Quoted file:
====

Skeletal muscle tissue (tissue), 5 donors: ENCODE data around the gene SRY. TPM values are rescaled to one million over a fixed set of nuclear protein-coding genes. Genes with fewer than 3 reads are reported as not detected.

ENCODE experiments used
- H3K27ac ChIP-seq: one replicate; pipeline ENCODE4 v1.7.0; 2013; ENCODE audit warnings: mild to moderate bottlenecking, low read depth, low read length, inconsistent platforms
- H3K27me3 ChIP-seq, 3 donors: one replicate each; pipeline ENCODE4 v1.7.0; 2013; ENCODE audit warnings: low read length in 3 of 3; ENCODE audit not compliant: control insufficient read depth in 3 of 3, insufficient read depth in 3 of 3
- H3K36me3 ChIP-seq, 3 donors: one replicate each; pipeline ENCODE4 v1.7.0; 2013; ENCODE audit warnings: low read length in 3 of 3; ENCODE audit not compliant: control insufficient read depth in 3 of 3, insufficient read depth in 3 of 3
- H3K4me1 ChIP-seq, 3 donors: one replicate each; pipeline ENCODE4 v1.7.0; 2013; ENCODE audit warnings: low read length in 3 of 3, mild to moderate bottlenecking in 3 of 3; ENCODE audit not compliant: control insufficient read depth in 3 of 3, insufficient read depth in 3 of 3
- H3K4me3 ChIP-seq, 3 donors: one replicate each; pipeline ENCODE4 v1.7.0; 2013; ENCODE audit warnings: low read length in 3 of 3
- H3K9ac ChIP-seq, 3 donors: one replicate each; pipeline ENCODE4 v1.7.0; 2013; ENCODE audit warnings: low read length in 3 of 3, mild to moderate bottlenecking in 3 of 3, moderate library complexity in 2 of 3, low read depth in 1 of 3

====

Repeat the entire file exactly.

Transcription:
Skeletal muscle tissue (tissue), 5 donors: ENCODE data around the gene SRY. TPM values are rescaled to one million over a fixed set of nuclear protein-coding genes. Genes with fewer than 3 reads are reported as not detected.

ENCODE experiments used
- H3K27ac ChIP-seq: one replicate; pipeline ENCODE4 v1.7.0; 2013; ENCODE audit warnings: mild to moderate bottlenecking, low read depth, low read length, inconsistent platforms
- H3K27me3 ChIP-seq, 3 donors: one replicate each; pipeline ENCODE4 v1.7.0; 2013; ENCODE audit warnings: low read length in 3 of 3; ENCODE audit not compliant: control insufficient read depth in 3 of 3, insufficient read depth in 3 of 3
- H3K36me3 ChIP-seq, 3 donors: one replicate each; pipeline ENCODE4 v1.7.0; 2013; ENCODE audit warnings: low read length in 3 of 3; ENCODE audit not compliant: control insufficient read depth in 3 of 3, insufficient read depth in 3 of 3
- H3K4me1 ChIP-seq, 3 donors: one replicate each; pipeline ENCODE4 v1.7.0; 2013; ENCODE audit warnings: low read length in 3 of 3, mild to moderate bottlenecking in 3 of 3; ENCODE audit not compliant: control insufficient read depth in 3 of 3, insufficient read depth in 3 of 3
- H3K4me3 ChIP-seq, 3 donors: one replicate each; pipeline ENCODE4 v1.7.0; 2013; ENCODE audit warnings: low read length in 3 of 3
- H3K9ac ChIP-seq, 3 donors: one replicate each; pipeline ENCODE4 v1.7.0; 2013; ENCODE audit warnings: low read length in 3 of 3, mild to moderate bottlenecking in 3 of 3, moderate library complexity in 2 of 3, low read depth in 1 of 3